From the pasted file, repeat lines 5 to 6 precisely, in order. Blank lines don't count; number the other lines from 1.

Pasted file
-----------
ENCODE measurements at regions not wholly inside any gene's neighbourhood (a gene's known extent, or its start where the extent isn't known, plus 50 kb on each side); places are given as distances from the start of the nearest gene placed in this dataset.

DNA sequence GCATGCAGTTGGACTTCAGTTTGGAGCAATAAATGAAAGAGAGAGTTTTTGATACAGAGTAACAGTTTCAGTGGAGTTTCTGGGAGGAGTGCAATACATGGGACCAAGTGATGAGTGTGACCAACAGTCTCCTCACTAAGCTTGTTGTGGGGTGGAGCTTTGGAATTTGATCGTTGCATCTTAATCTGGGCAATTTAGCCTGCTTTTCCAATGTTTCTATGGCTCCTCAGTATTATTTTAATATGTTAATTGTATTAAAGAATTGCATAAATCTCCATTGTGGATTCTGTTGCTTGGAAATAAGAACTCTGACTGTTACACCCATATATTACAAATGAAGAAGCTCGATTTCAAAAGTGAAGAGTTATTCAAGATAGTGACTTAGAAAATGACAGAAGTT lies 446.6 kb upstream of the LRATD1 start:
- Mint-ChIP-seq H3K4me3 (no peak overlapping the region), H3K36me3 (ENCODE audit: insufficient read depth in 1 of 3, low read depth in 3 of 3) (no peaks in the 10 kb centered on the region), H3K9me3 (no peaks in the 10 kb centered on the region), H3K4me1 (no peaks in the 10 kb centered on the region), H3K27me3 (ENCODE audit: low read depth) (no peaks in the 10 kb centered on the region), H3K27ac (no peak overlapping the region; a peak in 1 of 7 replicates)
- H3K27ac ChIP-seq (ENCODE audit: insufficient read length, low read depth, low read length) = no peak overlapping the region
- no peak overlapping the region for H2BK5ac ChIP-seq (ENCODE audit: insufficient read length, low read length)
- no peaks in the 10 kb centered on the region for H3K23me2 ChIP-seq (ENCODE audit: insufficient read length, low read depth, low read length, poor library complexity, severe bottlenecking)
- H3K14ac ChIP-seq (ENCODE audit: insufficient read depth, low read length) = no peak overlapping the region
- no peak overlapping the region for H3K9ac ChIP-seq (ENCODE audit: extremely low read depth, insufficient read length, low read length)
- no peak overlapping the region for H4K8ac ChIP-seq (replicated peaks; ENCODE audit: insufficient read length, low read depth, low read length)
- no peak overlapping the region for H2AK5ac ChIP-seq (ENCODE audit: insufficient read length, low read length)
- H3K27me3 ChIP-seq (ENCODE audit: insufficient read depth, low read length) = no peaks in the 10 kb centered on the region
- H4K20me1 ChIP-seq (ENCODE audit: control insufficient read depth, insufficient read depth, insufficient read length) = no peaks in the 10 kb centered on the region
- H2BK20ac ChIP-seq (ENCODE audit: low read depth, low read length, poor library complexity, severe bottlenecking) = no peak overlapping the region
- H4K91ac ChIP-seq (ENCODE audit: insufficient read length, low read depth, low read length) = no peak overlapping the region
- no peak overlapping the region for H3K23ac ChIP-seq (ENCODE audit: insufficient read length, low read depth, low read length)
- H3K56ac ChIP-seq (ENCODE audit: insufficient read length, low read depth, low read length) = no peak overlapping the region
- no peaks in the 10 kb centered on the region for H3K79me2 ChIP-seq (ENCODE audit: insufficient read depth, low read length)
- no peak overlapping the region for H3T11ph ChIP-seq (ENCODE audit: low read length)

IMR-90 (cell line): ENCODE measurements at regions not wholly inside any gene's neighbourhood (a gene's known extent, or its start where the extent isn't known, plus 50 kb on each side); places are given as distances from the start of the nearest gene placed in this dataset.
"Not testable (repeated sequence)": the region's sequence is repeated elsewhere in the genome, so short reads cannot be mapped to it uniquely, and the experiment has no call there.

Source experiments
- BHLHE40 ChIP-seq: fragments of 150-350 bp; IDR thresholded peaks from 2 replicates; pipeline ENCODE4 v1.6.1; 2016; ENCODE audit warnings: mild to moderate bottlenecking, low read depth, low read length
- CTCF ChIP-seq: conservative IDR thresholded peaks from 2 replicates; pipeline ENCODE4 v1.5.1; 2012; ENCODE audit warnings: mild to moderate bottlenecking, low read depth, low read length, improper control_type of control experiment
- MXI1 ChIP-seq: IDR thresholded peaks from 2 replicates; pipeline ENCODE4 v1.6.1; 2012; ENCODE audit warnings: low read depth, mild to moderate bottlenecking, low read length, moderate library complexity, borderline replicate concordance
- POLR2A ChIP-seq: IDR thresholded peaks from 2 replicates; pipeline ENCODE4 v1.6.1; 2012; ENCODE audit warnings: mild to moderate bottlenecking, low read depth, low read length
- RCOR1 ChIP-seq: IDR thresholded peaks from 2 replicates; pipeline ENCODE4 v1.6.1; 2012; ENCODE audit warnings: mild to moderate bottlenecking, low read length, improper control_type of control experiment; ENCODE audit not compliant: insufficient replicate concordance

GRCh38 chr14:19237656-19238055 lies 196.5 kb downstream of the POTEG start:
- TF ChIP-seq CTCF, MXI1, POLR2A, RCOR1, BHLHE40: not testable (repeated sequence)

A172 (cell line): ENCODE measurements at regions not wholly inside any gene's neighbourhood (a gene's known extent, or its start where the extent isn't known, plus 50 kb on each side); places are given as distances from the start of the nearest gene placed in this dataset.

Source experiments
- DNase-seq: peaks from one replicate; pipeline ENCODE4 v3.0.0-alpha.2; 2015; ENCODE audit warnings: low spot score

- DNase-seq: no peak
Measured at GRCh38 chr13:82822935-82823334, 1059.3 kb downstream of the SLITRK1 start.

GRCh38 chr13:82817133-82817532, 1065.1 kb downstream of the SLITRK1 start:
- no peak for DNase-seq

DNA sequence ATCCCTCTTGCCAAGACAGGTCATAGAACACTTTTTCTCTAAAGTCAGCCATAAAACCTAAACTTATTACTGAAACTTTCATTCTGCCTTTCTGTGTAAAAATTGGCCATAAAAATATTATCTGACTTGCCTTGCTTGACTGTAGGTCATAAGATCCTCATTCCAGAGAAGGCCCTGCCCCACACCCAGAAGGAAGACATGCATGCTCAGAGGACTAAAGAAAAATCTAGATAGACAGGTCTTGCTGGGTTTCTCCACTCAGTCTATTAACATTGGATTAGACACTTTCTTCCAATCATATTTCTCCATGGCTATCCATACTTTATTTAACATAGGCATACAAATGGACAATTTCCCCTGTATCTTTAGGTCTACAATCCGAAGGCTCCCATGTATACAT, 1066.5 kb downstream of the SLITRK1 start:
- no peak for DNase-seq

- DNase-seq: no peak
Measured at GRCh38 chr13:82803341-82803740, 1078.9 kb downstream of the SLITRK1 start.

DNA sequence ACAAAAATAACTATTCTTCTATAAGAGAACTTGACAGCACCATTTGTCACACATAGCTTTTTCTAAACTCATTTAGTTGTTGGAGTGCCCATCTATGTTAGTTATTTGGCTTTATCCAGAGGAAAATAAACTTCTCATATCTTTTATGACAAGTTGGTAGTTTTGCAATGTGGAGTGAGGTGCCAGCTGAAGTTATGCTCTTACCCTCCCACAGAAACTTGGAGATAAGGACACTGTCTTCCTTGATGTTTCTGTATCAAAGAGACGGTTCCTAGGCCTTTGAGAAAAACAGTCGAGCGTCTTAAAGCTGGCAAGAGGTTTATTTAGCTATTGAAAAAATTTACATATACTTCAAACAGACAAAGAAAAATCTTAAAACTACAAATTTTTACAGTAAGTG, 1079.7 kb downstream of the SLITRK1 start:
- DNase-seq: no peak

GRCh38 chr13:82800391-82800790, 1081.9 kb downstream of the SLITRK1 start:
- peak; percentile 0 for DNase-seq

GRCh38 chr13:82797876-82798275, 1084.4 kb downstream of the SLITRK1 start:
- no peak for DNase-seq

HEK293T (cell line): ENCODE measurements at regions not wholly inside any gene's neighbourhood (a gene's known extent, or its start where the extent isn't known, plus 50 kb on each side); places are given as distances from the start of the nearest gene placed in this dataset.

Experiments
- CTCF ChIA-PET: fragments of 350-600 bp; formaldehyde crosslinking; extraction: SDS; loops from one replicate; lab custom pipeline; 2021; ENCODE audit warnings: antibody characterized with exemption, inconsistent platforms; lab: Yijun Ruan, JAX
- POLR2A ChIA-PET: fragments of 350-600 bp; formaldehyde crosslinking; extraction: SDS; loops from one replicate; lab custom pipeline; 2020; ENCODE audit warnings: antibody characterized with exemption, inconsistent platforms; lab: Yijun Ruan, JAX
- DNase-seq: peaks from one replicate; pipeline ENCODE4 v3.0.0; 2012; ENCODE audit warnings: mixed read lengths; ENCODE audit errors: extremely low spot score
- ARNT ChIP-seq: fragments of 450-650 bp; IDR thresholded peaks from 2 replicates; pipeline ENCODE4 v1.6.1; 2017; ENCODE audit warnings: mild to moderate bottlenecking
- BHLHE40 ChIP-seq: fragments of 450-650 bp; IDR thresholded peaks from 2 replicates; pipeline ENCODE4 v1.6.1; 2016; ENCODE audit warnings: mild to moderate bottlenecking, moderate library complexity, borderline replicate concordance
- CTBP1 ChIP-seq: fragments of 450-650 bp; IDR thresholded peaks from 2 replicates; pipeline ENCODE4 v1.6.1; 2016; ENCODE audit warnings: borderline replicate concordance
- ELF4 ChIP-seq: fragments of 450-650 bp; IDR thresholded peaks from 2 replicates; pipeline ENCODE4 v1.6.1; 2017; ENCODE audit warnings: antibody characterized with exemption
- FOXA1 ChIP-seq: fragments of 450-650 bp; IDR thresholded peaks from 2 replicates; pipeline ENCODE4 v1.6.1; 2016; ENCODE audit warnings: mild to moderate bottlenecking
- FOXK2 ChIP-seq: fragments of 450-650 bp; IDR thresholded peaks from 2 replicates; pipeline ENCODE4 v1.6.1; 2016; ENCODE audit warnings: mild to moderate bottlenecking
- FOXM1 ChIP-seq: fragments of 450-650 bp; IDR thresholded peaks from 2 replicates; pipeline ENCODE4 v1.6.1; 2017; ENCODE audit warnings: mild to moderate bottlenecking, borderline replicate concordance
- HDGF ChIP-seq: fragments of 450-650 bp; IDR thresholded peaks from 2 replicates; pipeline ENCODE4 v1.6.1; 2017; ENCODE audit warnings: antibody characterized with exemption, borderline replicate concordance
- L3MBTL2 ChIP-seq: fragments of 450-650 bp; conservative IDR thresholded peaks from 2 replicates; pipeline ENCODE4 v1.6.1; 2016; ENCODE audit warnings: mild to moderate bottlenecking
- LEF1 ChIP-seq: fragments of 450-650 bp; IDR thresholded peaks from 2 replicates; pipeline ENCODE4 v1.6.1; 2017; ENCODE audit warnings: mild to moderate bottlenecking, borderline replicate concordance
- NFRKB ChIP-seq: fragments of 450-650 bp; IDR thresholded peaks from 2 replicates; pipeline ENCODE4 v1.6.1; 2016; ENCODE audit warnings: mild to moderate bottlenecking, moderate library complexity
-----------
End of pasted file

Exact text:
- no peak overlapping the region for H2BK5ac ChIP-seq (ENCODE audit: insufficient read length, low read length)
- no peaks in the 10 kb centered on the region for H3K23me2 ChIP-seq (ENCODE audit: insufficient read length, low read depth, low read length, poor library complexity, severe bottlenecking)